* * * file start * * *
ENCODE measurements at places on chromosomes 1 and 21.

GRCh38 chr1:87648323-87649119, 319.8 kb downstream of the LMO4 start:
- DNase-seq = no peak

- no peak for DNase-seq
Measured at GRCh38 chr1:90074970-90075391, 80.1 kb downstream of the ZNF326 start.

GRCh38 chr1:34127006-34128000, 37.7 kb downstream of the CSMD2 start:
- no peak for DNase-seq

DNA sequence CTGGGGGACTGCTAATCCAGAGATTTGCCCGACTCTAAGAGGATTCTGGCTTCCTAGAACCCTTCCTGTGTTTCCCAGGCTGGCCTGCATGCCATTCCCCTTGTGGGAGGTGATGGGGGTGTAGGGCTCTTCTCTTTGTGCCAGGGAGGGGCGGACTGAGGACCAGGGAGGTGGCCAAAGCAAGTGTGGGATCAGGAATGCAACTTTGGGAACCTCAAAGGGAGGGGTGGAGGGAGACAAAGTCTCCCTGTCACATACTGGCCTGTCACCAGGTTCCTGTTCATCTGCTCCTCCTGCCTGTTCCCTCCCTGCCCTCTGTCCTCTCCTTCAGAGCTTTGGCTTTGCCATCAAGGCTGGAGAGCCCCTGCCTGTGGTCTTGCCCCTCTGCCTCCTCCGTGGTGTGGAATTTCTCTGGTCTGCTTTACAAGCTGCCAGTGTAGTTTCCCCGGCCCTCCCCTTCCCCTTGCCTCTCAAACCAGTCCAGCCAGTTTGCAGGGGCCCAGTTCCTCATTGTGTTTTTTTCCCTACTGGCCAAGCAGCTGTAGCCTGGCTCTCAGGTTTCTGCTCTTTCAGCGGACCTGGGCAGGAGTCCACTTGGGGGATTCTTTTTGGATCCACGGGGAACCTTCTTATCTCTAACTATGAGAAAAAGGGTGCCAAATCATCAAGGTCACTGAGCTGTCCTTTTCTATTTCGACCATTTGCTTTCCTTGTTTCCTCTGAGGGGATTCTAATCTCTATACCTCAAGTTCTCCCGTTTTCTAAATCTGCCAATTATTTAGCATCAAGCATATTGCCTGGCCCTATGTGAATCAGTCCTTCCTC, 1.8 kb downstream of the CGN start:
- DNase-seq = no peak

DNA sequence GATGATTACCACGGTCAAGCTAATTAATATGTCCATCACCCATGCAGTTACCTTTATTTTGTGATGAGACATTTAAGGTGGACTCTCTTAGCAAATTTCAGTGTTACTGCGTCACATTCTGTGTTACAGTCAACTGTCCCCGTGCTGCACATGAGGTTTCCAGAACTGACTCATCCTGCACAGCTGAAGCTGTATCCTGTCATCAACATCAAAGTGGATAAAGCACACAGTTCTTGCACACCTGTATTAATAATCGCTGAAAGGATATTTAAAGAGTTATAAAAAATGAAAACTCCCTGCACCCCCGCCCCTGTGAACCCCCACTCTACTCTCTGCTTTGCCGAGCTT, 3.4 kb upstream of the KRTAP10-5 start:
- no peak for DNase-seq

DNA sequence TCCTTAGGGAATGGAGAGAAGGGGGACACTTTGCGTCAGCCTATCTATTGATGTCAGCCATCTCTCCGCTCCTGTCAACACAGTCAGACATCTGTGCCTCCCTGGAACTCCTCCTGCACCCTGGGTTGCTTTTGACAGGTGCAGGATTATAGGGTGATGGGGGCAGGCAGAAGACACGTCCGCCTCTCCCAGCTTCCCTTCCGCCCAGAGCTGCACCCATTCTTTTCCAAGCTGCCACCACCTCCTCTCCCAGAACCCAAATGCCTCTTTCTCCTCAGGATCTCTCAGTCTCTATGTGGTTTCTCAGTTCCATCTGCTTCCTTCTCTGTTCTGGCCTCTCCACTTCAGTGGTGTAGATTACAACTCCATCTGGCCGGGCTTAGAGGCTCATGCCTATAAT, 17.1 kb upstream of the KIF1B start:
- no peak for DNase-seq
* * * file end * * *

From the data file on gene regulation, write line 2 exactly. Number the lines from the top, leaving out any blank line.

GRCh38 chr1:87648323-87649119, 319.8 kb downstream of the LMO4 start: